All ok with Okaasan - as normal as we do in this household.
I left lunchtime food out for her Saturday and she managed to heat it up and eat it.
Saturday night she came home late and I'd already eaten at 7 pm, but I got back into the kitchen for 7.40 pm and heated up her food, chatted for a few minutes and then used the "8pm friend telephone call from England coming" excuse to leave her.
Yujiro is more accommodating about dinner time and Okaasan coming home late. I'm not. I left for work at 9.15 am, I did 5 classes, I got home just after 6 pm. Changed my clothes and stood in the kitchen for 30 mins preparing dinner: by 7 pm I am going to sit down and eat it.
Whether Okaasan is here or not. (A little happily not!)
Sunday was a relaxed day.
I stayed home mostly daytime watching Japan actually WIN the Asia Cup, playing with cats and hanging all the pictures/paintings/prints that came from England.
Lunchtime I gave Okaasan some face time. I cooked squid and ginger for her, with rice, salad, soup and pickles. I ate left overs.
Conversation 1.: Japanese football fans/Nihonbashi....my father/husband had an office near Nihonbashi and he forgot something and I brought it from home and he gave me money and told me I could buy any food I liked.
Conversation 2.: Football - we didn't have football in Japan in the war, Yujiro did football lessons when he was a child because I signed him up for them. My husband said baseball was too dangerous. He played tennis. He had an office near Nihonbashi....
Each conversation kind of blended with the other and I noticed that on each retelling the husband/father got switched and mixed up - sometimes in consecutive sentences.
Anyway. All ok. After lunch I got Okaasan to hunt down and tie up newspapers for recycling, while I emptied her trash boxes. Praised her for the way she ties newspapers up. Settled her back down with the TV and a cup of tea.
Late afternoon I went out to see Social Network with a friend and have dinner. I got home at 9 pm to a VERY smelly kitchen: Okaasan had burned the saucepan again trying to cook rice in water and forgetting it. But at least the house was still standing and she was asleep by the TV.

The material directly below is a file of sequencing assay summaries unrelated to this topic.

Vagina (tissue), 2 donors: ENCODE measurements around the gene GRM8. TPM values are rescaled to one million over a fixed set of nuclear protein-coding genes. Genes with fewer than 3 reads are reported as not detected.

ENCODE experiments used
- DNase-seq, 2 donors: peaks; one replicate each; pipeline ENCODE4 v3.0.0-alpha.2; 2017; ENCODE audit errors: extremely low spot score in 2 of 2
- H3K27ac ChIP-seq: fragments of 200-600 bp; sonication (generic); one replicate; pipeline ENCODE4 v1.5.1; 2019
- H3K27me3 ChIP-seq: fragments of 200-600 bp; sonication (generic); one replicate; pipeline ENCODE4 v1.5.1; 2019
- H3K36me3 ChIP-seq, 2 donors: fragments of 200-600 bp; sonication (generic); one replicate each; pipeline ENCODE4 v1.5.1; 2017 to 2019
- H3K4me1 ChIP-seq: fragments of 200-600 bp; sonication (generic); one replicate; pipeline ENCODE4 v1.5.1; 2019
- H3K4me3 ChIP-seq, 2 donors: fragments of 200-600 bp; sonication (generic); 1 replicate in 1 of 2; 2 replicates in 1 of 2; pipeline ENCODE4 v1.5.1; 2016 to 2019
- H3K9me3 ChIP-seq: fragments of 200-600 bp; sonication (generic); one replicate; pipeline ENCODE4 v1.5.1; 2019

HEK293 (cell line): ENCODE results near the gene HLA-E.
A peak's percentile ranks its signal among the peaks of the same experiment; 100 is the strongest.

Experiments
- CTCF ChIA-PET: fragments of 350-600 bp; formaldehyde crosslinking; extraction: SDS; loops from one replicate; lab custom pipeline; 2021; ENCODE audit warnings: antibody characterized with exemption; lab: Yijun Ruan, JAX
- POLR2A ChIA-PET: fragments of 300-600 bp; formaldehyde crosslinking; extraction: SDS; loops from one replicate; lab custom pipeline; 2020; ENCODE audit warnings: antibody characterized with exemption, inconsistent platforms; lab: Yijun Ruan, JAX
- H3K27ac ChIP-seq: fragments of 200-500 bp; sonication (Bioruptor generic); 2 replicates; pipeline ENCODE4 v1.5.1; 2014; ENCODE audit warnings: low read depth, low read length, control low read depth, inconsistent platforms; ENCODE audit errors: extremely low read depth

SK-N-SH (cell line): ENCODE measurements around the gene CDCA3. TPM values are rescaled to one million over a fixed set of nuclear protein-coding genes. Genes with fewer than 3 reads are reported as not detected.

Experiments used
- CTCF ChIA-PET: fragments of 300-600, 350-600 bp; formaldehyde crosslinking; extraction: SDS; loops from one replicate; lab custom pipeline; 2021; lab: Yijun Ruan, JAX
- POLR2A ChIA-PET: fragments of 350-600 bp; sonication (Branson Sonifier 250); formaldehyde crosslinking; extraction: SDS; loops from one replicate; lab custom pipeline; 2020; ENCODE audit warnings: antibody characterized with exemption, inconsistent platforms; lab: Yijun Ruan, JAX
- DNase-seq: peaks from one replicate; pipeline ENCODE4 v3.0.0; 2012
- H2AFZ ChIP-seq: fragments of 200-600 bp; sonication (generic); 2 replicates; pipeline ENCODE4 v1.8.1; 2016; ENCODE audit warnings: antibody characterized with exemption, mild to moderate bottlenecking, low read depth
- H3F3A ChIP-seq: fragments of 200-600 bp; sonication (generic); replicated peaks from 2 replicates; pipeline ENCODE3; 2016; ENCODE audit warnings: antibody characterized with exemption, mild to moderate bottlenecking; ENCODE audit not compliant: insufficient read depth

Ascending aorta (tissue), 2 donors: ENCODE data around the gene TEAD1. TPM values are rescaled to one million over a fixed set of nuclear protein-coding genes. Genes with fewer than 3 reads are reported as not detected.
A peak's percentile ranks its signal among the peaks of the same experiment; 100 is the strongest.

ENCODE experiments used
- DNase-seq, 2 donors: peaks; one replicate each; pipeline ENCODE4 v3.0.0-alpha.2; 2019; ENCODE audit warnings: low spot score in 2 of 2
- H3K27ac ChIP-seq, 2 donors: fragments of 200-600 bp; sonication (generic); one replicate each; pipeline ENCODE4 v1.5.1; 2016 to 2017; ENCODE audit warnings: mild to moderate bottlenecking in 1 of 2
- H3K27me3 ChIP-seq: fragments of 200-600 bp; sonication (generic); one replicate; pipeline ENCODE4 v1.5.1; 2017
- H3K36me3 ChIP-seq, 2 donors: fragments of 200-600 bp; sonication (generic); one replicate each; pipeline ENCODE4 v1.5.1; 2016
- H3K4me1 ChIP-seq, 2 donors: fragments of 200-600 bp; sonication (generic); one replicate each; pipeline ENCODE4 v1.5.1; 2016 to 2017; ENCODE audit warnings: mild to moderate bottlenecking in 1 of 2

Even if we leave a note about HOW to heat up pre-cooked rice in the microwave she prefers to cook it in a pan of water or soup. I did wonder about buying a one-person rice cooker and leaving it for her every day, but I think she would still do the rice-in-pan style.
I've read that elderly dementia sufferers lose their abilities with recently learned technology and go back to what existed as a child. Japan HAD electric rice cookers by the late 1950s, but I am guessing Okaasan is already cooking in pre-war style where you put the rice in a pan. But of course, in the minutes it takes for the water to heat her attention has moved onto something else and it burns. ThankGOODNESS we bought the electric cooker that cuts out on overheating.
And so. I have another burned pan to try and resuscitate.
Fellowship of Carers: It's a funny thing. If you meet someone who is also a Carer of a Dementia Sufferer. Bingo! Instant connection. A new student started Saturday and in our opening conversation he mentioned that he and his wife are caring for his mother, who has Alzheimer's. All lesson plan flew out the window and we poured out and shared our experiences with eachother: Oh! The Random Shopping! Oh! The Date Mix-ups! Oh! The People Mix-ups! Oh! The Lack of Personal Hygiene!
It was great. A problem shared is a problem halved. At least for a while.
Now: burned pans. Anyone got a good way to rescue it?